Mar 30, 2021
5
Saskatchewan
Thanks for the Baltic recommendation. Has it been discontinued? I can't find it on Drolet's site, or find any places carrying it.

The house has 6" thick walls with decent insulation. I had looked at a smaller fire box, but we do have the room to fit a big guy and sometimes our windchills push down below -50. This year we had several weeks below -30 C (-22 F).

The whole middle of the house is open (living room/dining/kitchen), the ceilings are vaulted, and we have a big ceiling fan in the middle of the living room.
floorplan.jpg
 

begreen

Mooderator
Staff member
Nov 18, 2005
87,311
South Puget Sound, WA
That's interesting. Look at the Legend III. Same firebox, with vented side shielding and legs. Also consider the Drolet HT3000, but I do have a concern that these big stoves might overheat the living area.

The house is well insulated. It looks like the actual area heated by the stove is going to be more like 7-800 sq ft. The bedrooms will also get some heat, but the doors will limit it unless fan-assisted. I would also consider the 2 cu ft PE Super or Alderlea T5.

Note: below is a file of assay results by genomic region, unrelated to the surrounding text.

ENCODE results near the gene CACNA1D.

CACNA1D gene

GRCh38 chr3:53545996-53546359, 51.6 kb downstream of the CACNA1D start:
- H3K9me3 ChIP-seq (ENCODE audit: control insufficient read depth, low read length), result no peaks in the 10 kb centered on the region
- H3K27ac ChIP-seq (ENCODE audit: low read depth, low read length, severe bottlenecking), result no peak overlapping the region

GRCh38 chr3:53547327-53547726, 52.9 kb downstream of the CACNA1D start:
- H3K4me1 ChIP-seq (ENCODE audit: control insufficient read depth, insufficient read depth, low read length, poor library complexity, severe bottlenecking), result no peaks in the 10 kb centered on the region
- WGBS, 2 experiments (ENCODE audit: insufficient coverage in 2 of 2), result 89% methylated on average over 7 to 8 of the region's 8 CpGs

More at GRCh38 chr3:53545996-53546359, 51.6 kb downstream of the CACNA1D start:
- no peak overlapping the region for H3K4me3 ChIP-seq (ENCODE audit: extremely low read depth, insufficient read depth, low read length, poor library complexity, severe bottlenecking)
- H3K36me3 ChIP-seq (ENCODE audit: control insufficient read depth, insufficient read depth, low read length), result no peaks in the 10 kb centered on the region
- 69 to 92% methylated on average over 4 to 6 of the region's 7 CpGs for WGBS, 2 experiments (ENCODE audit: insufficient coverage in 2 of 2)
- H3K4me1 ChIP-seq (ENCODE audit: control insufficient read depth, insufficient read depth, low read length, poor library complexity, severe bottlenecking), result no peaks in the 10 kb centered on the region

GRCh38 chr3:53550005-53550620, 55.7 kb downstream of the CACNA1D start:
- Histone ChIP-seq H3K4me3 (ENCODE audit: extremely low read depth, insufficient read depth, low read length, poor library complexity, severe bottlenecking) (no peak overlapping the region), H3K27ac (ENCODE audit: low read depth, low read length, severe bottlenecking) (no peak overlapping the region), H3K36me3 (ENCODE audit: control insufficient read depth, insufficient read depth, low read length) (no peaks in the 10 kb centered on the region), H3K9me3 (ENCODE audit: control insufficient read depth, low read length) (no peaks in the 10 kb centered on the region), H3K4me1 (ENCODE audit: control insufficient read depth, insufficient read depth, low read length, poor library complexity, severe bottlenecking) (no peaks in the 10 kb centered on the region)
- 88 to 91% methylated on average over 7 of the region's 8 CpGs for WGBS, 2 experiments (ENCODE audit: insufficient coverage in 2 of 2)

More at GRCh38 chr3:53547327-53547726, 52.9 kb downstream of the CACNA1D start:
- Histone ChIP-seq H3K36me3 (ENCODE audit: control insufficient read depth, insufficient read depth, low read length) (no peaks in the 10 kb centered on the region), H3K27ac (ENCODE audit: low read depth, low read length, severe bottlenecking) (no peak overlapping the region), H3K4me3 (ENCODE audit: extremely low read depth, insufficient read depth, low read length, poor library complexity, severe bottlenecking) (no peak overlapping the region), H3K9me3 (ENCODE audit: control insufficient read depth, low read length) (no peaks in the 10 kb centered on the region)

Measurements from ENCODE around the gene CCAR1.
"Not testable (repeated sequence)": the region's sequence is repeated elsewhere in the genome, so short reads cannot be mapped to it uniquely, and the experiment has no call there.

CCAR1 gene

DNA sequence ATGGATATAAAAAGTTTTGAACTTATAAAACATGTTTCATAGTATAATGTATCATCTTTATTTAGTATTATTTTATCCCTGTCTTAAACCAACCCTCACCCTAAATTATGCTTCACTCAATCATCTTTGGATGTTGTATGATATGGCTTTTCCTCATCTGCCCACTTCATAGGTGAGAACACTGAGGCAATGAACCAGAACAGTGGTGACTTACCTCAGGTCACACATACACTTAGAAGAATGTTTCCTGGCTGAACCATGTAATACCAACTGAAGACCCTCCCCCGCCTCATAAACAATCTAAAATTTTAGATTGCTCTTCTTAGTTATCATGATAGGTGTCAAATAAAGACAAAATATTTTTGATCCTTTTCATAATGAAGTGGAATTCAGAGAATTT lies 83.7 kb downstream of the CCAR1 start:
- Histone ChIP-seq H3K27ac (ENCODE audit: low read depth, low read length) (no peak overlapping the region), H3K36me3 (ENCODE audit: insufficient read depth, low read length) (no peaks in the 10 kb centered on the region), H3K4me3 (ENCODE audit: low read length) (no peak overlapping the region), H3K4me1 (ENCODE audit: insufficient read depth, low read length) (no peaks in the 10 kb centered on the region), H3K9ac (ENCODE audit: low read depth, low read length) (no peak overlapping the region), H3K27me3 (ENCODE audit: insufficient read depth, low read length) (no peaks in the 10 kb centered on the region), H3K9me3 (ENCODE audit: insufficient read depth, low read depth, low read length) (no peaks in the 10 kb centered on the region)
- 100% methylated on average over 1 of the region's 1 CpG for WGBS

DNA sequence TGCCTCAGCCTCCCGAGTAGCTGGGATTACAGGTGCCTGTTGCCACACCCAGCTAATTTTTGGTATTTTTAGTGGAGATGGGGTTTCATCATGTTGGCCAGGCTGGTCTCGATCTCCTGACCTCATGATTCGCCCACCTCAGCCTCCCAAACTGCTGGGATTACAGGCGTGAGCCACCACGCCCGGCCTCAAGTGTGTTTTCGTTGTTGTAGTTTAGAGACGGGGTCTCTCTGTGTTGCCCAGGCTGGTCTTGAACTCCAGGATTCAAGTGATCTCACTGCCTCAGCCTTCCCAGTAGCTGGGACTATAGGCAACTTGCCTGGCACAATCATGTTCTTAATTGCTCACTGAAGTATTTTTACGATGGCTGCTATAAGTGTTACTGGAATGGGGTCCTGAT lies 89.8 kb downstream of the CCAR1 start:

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Kato659

New Member
Mar 30, 2021
5
Saskatchewan
Awesome, I was wondering what the difference was between the Legend III and Myriad III. I had spotted the HT3000 and will give it another look. I will take a closer look at the Super and T5 as well. Thanks for the info!
 

begreen

Mooderator
Staff member
Nov 18, 2005
87,311
South Puget Sound, WA
Awesome, I was wondering what the difference was between the Legend III and Myriad III. I had spotted the HT3000 and will give it another look. I will take a closer look at the Super and T5 as well. Thanks for the info!
The T5 would be my first choice.
Is the crawlspace sealed and well insulated? Does the furnace have a vent into the crawlspace?

Also, dry, fully-seasoned firewood is essential for getting the best performance out of a modern woodstove. If you will be purchasing firewood, buy it now and stack it top-covered off the ground.
 

Kato659

New Member
Mar 30, 2021
5
Saskatchewan
Thanks begreen. The crawlspace is ventilated to the outside (code required) and the house has belly insulation and wrap. The furnace ducts are under the floor but not into the crawlspace (would be code prohibited around here to heat under the house).